Tuesday, August 09, 2005

To The Ashtray Of History

By Christine Hall - August 9th, 2005 - National Review Online
Big tobacco companies, as it turned out, did quite well by the [court dictated tobacco] settlement. They raised cigarette prices beyond the actual settlement costs and gained the states as partners in a cartel to hamstring competitors. Small tobacco companies that were never part of the state lawsuits or the multi-state settlement were required to make annual escrow payments to the states. Then, when the upstarts did better than expected and carved into the market share enjoyed by the majors — and state revenue — states responded by passing laws raising taxes, er, escrow payments. "All states have an interest in reducing ... sales [by non-settlement companies] in every state," Vermont's attorney general admonished his peers in 2003.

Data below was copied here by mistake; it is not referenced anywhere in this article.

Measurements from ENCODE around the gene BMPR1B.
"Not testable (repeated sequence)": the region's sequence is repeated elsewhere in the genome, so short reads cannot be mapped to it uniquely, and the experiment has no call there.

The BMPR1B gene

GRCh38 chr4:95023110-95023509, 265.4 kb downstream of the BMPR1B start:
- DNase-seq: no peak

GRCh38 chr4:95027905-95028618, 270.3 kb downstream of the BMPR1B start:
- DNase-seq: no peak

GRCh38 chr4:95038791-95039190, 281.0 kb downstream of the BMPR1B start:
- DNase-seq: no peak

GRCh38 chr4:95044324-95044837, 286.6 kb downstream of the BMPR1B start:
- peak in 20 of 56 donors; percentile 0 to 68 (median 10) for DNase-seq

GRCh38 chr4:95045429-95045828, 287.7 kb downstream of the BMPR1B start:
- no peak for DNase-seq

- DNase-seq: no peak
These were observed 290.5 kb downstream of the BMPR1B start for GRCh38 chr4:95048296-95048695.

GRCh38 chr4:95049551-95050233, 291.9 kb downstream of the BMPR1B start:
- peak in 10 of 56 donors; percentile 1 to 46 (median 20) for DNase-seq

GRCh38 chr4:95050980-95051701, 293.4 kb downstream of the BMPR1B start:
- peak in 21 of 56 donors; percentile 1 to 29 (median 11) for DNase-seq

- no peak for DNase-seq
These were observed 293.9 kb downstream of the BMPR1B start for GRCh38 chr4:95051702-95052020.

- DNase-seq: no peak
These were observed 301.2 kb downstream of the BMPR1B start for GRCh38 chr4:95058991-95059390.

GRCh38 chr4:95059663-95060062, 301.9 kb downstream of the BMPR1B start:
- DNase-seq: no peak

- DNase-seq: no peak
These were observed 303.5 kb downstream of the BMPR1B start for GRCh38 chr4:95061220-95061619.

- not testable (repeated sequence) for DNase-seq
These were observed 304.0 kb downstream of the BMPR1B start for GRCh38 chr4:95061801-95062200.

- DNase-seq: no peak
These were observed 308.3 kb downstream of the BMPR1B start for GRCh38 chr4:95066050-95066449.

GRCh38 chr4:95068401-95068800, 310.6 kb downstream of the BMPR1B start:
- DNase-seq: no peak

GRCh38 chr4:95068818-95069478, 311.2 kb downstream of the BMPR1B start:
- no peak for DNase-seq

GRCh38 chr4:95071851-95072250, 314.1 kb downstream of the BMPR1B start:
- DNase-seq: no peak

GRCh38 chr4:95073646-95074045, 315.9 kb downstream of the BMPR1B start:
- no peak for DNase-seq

There is no question; our courts are first and foremost a system of extortion and bribery. They are secondarily a system that turns criminals out to prey on society again. This article focuses on the first of these two egregious practices. Having extorted money from the major tobacco companies, the states then raised taxes to punish the competitors of the companies who were paying extortion. If you think this is just, here is hoping that someday government comes after you because one of their favorite corporations sees you as a competitor.


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